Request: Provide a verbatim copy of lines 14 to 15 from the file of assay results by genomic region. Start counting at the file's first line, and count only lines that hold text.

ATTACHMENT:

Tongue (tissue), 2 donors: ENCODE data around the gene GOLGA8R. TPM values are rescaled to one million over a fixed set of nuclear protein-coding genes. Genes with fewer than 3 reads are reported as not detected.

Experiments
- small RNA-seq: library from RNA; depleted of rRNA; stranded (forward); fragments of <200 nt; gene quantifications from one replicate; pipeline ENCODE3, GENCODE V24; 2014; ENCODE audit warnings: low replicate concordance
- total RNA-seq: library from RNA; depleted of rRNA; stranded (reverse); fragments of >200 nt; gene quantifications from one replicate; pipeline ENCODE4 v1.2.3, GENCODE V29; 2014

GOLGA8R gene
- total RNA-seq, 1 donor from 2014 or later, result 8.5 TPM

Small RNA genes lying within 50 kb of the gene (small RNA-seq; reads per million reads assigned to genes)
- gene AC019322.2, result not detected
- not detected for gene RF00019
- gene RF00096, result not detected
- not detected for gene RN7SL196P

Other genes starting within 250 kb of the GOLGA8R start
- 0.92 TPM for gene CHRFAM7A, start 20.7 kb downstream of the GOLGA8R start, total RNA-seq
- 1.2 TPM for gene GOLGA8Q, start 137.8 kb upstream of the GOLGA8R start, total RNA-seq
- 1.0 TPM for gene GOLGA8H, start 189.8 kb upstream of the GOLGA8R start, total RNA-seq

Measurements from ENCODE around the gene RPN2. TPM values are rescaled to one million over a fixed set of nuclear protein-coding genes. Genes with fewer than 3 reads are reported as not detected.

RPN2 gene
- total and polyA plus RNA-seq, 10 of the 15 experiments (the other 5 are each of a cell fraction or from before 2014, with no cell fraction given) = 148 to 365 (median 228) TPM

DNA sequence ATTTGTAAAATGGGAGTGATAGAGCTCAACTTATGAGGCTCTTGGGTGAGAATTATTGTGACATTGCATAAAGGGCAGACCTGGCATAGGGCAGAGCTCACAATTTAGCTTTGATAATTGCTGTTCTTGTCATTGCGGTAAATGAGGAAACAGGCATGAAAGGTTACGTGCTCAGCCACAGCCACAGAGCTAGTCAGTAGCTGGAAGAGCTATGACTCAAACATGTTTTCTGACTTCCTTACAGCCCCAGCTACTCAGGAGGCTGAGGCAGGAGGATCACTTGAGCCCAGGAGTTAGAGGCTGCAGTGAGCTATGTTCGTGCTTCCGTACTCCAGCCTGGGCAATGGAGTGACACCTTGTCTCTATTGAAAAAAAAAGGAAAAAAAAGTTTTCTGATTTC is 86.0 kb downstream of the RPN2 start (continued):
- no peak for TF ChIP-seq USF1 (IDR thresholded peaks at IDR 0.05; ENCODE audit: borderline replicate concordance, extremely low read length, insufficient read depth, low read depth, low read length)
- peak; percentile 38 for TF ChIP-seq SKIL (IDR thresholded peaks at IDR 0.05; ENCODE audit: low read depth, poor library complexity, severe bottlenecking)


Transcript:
- 1.2 TPM for gene GOLGA8Q, start 137.8 kb upstream of the GOLGA8R start, total RNA-seq
- 1.0 TPM for gene GOLGA8H, start 189.8 kb upstream of the GOLGA8R start, total RNA-seq